Delivery takes place at state maternity hospitals and are free of charge. For private care section deliveries are not free of charge. Most maternity hospitals in Bucharest have Russian speaking doctors. Also, maternity hospitals can provide such services as gynecological consultations or examinations, colposcopy, imagistic examinations and others. All can be free of charge with an official referral from the family doctor. Regarding pregnancy medical surveillance and what is in the national protocol for pregnant women – all this information can be read in the guidelines provided by CNAS (https://cnas.ro/alaturi-de-ucraina/)
In case of emergency situations Ukrainians should call an ambulance. Emergency care is free of charge. Criteria and what is considered under the cap of emergency care (duration of services and treatment in an urgent case scenario) is also explained in the guidelines published by CNAS.
Another option is to reach the urgent care department of any public hospital on your own. There, the medical personnel after registering you (you should have an ID and/or temporary protection permit with you), will evaluate your medical condition and place you in the “red”, “yellow” or “green” zone. This is done to prioritize patients accordingly to the graveness of their medical condition at that instant in case if there is a waiting line for the aid.
Upon the discharge, patient is presented with an invoice for the acknowledgment how much this emergency care cost. This invoice will later be sent over for reimbursement from the State. The invoice is presented for acknowledgment reasons only.
Private medical care has their own individual schedule which is very easy to find out even through such apps as Google maps.
Pharmacies, in their vast majority, do not work after 20:00 on a working week day, on Saturdays they work for the first half of the day until 15:00 and on Sundays – they are closed. But in cases when pharmacies are situated in shopping centres, they usually work until the closing hours of the shopping centre and without days off. The only exception being – state holidays. During state and religious holidays, pharmacies do not work.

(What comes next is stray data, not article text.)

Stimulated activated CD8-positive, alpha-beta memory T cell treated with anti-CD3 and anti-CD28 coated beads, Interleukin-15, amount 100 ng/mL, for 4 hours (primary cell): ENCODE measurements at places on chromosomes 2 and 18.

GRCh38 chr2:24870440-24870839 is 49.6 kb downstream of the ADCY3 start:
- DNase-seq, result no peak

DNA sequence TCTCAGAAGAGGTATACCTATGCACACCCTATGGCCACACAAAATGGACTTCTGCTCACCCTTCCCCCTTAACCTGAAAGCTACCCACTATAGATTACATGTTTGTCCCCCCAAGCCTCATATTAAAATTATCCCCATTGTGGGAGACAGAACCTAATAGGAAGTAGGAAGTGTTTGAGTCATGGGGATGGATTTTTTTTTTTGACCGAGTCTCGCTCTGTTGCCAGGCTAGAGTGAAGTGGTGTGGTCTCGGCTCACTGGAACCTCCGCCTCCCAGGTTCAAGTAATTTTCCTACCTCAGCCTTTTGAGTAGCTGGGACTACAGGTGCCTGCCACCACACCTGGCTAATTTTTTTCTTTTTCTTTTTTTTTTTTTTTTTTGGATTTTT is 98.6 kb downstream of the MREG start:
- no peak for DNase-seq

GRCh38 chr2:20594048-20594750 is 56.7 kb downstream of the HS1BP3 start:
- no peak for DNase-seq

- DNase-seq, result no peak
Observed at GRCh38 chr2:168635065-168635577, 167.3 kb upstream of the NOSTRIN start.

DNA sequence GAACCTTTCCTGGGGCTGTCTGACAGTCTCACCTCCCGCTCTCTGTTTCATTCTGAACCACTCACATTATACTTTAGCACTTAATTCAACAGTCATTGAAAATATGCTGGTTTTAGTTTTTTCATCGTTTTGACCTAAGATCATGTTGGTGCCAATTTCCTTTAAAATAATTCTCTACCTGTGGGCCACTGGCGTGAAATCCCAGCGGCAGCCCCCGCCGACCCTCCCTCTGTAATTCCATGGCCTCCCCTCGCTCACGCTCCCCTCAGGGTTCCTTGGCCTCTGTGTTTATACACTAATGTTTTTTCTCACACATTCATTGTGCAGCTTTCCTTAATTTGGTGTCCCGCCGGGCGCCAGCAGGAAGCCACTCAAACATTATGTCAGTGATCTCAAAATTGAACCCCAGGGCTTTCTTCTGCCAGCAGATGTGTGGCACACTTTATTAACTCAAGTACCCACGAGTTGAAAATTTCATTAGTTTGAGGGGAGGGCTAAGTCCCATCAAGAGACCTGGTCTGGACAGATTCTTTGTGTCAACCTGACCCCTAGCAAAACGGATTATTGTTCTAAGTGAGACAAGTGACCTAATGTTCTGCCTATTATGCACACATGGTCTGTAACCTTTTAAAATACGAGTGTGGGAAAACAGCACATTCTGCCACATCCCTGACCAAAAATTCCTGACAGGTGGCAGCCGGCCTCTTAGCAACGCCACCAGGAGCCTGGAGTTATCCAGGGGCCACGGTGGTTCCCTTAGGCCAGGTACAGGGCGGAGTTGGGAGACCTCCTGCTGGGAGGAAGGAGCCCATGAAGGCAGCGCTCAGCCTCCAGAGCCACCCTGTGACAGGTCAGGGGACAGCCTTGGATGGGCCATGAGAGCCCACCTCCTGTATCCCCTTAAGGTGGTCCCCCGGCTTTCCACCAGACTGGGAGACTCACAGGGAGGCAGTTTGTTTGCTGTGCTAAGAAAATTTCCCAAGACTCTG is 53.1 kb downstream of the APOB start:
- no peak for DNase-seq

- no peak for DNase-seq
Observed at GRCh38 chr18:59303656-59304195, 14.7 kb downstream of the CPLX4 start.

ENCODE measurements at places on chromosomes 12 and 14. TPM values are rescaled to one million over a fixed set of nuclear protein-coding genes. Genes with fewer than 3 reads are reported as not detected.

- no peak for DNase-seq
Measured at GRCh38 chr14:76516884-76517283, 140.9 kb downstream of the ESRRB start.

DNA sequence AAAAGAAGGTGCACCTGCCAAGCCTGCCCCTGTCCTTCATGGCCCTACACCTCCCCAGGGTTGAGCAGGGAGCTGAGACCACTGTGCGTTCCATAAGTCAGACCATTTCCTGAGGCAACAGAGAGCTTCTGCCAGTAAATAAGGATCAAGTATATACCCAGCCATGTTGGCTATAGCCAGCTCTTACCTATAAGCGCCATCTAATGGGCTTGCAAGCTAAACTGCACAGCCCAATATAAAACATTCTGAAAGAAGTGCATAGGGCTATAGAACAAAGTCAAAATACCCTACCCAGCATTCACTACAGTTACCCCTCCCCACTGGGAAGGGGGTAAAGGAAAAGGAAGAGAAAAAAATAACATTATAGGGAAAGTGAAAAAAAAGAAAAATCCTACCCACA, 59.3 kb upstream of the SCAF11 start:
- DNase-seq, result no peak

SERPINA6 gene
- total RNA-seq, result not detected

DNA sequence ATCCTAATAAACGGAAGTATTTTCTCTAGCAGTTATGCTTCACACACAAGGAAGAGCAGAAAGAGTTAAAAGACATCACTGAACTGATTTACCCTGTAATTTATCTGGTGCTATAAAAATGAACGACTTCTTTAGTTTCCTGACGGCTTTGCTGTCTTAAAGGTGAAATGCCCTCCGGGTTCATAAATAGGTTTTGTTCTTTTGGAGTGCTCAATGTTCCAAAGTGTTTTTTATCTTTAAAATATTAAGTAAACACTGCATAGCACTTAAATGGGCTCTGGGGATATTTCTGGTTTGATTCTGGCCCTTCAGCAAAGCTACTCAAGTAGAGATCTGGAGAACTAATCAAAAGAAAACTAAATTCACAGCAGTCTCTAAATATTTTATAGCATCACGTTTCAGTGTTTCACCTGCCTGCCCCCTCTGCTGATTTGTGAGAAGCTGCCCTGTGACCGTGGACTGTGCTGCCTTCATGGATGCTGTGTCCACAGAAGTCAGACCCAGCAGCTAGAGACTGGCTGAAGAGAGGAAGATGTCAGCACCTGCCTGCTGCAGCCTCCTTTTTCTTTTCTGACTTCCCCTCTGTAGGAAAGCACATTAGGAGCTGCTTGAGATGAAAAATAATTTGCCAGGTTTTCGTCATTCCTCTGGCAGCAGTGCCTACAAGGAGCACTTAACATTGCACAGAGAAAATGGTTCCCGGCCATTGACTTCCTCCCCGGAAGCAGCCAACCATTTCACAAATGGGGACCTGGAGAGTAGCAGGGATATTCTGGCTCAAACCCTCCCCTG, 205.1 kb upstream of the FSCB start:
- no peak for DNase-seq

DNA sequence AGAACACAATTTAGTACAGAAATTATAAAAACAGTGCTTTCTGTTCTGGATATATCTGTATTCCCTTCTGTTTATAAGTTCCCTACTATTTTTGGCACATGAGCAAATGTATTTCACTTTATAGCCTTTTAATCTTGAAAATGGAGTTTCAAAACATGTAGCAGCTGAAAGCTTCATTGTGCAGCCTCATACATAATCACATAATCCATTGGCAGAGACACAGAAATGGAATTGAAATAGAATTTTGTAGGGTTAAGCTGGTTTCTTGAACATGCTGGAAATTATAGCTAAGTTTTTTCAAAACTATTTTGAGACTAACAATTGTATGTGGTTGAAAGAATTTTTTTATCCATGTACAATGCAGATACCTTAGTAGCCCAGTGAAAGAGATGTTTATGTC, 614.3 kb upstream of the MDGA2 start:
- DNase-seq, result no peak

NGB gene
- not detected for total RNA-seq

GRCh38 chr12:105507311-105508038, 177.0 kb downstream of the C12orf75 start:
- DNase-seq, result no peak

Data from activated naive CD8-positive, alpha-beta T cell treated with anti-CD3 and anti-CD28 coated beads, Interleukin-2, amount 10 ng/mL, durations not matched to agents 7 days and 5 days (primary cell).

Maternity hospitals, state hospitals work without days off. Most hospitals both in public and in private care have emergency departments which work either 24/7 or late into the night.
Access to national medical programs are only eligible if a Ukrainian is enrolled with a family doctor and has received a unique health insurance number under CNAS.
Medical check ups for athletes are not free of charge. In Bucharest such targeted medical check ups can be done for athletes at the National Institute of Sports Medicine at the address: Bulevardul Basarabia, 37-39.
This project is funded in part by a grant from the U.S. Department of State. The opinions, findings, and conclusions presented in this page are those of the author(s) and do not necessarily reflect those of the U.S. Department of State.